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Clin Shoulder Elbow > Volume 24(2); 2021 > Article
Kim, Jung, Kim, and Yoon: The best options in superior capsular reconstruction

Abstract

Irreparable massive rotator cuff tears cause pain, loss of function, and a decrease in range of motion, which cause serious disturbances in daily life. Young patients, in particular, are active and have relatively high functional requirements, and their surgical options are limited. Superior capsular reconstruction (SCR) was first proposed for irreparable massive rotator cuff tears, good clinical results have been reported in short-term follow up. Since then, SCR has been used increasingly worldwide for irreparable massive rotator cuff tears, and various studies have been published on clinical outcomes, biomechanical outcomes, surgical techniques, and graft types. This article reviews the optimal graft and surgical options for improving clinical outcomes in SCR.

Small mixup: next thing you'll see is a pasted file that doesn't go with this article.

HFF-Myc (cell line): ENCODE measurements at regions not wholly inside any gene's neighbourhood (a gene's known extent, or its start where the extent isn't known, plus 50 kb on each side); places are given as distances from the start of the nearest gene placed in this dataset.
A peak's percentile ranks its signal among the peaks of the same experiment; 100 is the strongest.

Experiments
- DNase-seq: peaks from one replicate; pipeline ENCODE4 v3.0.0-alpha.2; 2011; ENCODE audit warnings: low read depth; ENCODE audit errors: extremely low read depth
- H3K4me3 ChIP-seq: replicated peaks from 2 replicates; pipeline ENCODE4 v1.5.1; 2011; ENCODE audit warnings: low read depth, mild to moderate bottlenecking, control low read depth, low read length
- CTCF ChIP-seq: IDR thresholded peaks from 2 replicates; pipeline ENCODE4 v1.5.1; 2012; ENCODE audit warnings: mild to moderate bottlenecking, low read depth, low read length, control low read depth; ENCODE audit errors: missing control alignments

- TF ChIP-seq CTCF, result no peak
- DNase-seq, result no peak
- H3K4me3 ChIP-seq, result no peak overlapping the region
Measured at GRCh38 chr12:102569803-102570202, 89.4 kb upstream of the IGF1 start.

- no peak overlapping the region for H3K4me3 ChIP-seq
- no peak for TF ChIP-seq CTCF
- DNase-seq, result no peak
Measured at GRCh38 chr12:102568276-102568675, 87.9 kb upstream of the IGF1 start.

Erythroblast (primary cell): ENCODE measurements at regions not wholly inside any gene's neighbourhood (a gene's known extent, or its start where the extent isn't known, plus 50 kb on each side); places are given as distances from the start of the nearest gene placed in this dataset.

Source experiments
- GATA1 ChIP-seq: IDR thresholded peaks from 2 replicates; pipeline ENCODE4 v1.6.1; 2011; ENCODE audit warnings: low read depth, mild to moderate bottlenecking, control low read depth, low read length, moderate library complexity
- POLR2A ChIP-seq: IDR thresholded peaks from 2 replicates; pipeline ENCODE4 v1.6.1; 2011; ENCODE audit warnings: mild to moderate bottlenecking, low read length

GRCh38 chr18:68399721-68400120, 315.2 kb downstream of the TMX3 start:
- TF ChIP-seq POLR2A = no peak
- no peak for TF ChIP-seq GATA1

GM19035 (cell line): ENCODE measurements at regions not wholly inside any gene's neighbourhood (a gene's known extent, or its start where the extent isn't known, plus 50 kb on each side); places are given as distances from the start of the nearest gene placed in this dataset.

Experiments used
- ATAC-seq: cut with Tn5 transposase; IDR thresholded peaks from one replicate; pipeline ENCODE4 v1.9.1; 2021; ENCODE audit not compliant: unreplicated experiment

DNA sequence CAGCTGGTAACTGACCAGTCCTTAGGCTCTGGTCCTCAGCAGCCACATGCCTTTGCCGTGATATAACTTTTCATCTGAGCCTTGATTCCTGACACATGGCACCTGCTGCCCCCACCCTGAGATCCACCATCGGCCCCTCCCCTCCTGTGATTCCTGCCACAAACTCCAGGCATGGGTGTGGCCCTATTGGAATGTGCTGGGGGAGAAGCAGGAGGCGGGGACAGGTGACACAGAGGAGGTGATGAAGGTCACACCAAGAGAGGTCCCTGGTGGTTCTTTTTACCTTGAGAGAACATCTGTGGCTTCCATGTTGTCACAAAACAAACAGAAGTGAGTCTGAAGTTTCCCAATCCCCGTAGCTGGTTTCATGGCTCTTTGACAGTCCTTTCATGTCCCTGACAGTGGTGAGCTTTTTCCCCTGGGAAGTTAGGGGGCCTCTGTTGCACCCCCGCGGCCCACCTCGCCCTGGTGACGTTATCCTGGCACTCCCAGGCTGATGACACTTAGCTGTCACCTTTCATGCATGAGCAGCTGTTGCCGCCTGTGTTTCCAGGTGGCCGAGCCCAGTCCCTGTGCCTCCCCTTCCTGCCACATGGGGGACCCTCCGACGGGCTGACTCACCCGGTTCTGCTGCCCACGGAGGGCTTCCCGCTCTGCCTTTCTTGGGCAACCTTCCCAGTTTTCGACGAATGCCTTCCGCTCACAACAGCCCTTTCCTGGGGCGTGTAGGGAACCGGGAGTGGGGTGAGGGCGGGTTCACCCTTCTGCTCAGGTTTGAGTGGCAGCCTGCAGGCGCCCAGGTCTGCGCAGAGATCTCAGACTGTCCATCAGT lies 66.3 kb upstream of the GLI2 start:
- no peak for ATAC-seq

INTRODUCTION

Irreparable massive rotator cuff tears cause pain, loss of function, and a decrease in range of motion, which cause serious disturbances in daily life [1,2]. In addition, since repairing irreparable massive rotator cuff tears have difficulty in complete footprint coverage and a high frequency of re-rupture, the postoperative clinical results often are unsatisfactory [3,4]. For this reason, in elderly patients with relatively few functional requirements, there are various surgical options for massive rotator cuff tears, such as debridement, biceps tenotomy/tenodesis, partial repair, tendon transfer, and reverse total shoulder arthroplasty (RTSA) [5-7]. However, since young patients are active and have relatively high functional requirements, these surgical options are limited to tendon transfer and patch augmentation [8,9]. In addition, although previous studies have reported that RTSA has good clinical result in elderly patients with massive rotator cuff tears, RTSA in active young patients under the age of 65 demonstrates relatively high complications and failure rates, and it is not an optimal surgical option in terms of longevity [10-12].